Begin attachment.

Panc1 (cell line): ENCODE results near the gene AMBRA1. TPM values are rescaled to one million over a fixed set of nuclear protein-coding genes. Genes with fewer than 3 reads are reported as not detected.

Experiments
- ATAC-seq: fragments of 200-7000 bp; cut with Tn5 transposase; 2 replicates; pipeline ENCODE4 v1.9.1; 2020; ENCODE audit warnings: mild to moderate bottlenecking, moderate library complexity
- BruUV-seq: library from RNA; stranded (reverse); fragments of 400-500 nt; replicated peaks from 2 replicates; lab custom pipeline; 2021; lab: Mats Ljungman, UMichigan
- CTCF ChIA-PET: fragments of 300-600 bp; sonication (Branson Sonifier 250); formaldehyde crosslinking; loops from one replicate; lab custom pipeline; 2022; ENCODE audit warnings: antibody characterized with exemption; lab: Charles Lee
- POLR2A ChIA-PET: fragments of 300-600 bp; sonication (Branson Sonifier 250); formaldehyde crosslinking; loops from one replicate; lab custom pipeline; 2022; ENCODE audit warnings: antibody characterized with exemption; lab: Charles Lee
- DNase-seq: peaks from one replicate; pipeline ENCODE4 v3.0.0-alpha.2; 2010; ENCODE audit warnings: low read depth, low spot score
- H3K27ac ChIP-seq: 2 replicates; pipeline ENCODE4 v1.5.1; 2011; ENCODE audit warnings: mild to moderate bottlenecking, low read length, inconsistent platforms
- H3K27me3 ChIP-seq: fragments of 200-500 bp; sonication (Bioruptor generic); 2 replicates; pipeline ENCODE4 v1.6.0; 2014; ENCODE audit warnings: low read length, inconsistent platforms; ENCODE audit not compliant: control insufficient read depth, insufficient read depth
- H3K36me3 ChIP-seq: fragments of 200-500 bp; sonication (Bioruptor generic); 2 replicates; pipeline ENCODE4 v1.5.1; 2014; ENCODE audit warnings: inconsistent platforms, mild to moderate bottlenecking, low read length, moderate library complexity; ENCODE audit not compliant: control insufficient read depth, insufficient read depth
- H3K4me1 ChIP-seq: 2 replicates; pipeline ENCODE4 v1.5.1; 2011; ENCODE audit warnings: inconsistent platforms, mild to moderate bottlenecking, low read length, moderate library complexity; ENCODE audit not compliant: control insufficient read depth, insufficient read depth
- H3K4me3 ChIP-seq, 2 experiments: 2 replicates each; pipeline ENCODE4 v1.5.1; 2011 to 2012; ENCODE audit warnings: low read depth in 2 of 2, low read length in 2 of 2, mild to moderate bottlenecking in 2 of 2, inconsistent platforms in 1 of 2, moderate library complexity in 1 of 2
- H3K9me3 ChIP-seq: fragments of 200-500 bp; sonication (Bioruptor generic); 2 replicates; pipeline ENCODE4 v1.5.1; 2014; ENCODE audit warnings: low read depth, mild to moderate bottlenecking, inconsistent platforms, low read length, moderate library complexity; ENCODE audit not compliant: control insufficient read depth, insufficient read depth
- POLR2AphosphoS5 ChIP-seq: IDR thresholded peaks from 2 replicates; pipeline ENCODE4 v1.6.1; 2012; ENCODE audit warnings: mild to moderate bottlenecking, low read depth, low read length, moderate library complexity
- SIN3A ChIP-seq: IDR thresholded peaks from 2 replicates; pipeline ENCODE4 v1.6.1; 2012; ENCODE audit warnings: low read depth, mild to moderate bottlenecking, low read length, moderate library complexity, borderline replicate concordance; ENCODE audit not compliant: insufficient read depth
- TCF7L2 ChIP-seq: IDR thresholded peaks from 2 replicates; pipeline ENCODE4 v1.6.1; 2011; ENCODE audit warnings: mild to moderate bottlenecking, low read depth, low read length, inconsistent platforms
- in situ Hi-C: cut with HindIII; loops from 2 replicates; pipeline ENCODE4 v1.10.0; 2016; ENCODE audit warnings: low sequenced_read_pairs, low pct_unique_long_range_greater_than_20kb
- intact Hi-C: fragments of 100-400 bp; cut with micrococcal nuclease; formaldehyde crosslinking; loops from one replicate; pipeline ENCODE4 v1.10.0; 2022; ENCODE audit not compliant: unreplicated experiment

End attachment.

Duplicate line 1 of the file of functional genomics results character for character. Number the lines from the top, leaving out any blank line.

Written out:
Panc1 (cell line): ENCODE results near the gene AMBRA1. TPM values are rescaled to one million over a fixed set of nuclear protein-coding genes. Genes with fewer than 3 reads are reported as not detected.